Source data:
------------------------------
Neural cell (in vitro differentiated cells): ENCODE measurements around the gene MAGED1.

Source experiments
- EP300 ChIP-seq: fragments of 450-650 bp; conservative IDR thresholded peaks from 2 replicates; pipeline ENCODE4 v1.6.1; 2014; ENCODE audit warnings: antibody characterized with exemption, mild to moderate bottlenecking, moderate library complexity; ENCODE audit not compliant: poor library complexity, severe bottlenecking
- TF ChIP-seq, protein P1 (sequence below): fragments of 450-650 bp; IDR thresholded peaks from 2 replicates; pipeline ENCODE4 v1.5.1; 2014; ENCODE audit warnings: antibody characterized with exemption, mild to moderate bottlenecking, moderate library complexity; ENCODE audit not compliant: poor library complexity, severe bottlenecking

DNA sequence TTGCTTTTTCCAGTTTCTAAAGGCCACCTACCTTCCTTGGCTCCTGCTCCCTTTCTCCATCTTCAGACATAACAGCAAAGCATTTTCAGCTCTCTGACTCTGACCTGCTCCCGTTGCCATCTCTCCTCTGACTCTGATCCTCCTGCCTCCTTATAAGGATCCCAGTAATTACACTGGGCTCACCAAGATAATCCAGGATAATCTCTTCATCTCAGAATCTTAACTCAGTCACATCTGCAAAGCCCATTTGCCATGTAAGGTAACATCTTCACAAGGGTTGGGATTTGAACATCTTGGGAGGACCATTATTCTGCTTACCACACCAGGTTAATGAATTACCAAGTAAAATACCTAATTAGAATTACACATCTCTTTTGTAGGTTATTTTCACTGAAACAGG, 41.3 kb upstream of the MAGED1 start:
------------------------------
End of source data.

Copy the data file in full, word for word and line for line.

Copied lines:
Neural cell (in vitro differentiated cells): ENCODE measurements around the gene MAGED1.

Source experiments
- EP300 ChIP-seq: fragments of 450-650 bp; conservative IDR thresholded peaks from 2 replicates; pipeline ENCODE4 v1.6.1; 2014; ENCODE audit warnings: antibody characterized with exemption, mild to moderate bottlenecking, moderate library complexity; ENCODE audit not compliant: poor library complexity, severe bottlenecking
- TF ChIP-seq, protein P1 (sequence below): fragments of 450-650 bp; IDR thresholded peaks from 2 replicates; pipeline ENCODE4 v1.5.1; 2014; ENCODE audit warnings: antibody characterized with exemption, mild to moderate bottlenecking, moderate library complexity; ENCODE audit not compliant: poor library complexity, severe bottlenecking

DNA sequence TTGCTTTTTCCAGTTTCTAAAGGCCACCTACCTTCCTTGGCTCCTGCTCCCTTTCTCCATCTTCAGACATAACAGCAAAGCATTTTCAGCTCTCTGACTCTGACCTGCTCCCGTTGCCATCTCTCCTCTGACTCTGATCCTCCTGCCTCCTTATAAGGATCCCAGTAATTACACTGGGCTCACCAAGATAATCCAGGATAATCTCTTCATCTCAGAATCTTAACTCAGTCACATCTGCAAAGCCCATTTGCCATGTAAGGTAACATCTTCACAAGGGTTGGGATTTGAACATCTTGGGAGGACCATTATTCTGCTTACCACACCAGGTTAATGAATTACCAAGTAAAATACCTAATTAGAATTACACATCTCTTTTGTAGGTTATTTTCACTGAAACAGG, 41.3 kb upstream of the MAGED1 start: